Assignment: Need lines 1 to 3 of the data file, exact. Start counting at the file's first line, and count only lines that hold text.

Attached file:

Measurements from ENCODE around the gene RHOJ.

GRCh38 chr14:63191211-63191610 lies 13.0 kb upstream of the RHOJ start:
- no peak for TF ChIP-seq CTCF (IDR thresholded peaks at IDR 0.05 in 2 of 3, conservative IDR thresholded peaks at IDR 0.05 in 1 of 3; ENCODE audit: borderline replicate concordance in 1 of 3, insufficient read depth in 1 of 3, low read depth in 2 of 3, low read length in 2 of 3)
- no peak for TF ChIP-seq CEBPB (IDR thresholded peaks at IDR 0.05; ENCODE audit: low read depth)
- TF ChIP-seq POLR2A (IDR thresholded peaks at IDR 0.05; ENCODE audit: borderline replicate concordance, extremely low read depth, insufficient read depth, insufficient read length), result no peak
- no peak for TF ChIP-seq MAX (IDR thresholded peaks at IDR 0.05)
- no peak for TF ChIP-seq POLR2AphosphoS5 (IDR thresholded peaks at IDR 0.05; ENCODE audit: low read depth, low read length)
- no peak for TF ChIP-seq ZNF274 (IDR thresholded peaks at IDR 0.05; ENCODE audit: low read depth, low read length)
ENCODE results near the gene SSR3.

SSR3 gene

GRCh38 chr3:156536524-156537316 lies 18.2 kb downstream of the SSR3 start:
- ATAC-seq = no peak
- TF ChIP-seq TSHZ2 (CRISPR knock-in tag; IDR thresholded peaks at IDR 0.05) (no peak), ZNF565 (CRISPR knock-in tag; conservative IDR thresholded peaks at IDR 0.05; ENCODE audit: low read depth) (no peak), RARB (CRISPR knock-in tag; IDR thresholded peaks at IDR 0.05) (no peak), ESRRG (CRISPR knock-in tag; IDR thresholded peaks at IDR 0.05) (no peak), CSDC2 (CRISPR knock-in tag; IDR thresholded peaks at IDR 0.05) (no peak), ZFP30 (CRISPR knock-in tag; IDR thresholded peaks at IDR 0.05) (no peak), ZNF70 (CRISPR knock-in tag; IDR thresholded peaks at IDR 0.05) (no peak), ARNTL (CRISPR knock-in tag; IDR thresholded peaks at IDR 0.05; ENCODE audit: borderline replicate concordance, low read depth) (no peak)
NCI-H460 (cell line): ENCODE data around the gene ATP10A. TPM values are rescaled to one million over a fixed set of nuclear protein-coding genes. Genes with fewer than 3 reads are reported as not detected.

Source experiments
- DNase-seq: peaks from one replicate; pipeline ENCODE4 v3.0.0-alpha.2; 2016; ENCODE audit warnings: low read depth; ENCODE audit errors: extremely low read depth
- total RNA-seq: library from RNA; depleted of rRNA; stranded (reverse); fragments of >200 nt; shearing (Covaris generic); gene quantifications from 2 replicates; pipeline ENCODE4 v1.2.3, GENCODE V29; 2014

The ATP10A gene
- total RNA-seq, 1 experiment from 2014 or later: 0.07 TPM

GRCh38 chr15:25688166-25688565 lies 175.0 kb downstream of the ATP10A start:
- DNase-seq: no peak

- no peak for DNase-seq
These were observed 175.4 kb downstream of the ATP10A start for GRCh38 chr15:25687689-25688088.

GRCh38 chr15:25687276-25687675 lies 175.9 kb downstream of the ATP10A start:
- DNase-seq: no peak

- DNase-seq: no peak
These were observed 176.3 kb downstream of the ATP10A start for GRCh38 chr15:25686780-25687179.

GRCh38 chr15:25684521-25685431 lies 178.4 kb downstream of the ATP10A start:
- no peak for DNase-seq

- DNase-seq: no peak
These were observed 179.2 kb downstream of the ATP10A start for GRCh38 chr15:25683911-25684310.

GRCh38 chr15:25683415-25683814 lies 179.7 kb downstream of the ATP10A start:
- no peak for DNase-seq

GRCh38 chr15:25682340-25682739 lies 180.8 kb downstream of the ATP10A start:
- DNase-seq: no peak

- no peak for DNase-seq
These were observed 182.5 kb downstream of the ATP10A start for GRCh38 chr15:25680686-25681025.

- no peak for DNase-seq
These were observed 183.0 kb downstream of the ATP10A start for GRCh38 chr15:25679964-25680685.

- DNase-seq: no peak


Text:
Measurements from ENCODE around the gene RHOJ.

GRCh38 chr14:63191211-63191610 lies 13.0 kb upstream of the RHOJ start:
- no peak for TF ChIP-seq CTCF (IDR thresholded peaks at IDR 0.05 in 2 of 3, conservative IDR thresholded peaks at IDR 0.05 in 1 of 3; ENCODE audit: borderline replicate concordance in 1 of 3, insufficient read depth in 1 of 3, low read depth in 2 of 3, low read length in 2 of 3)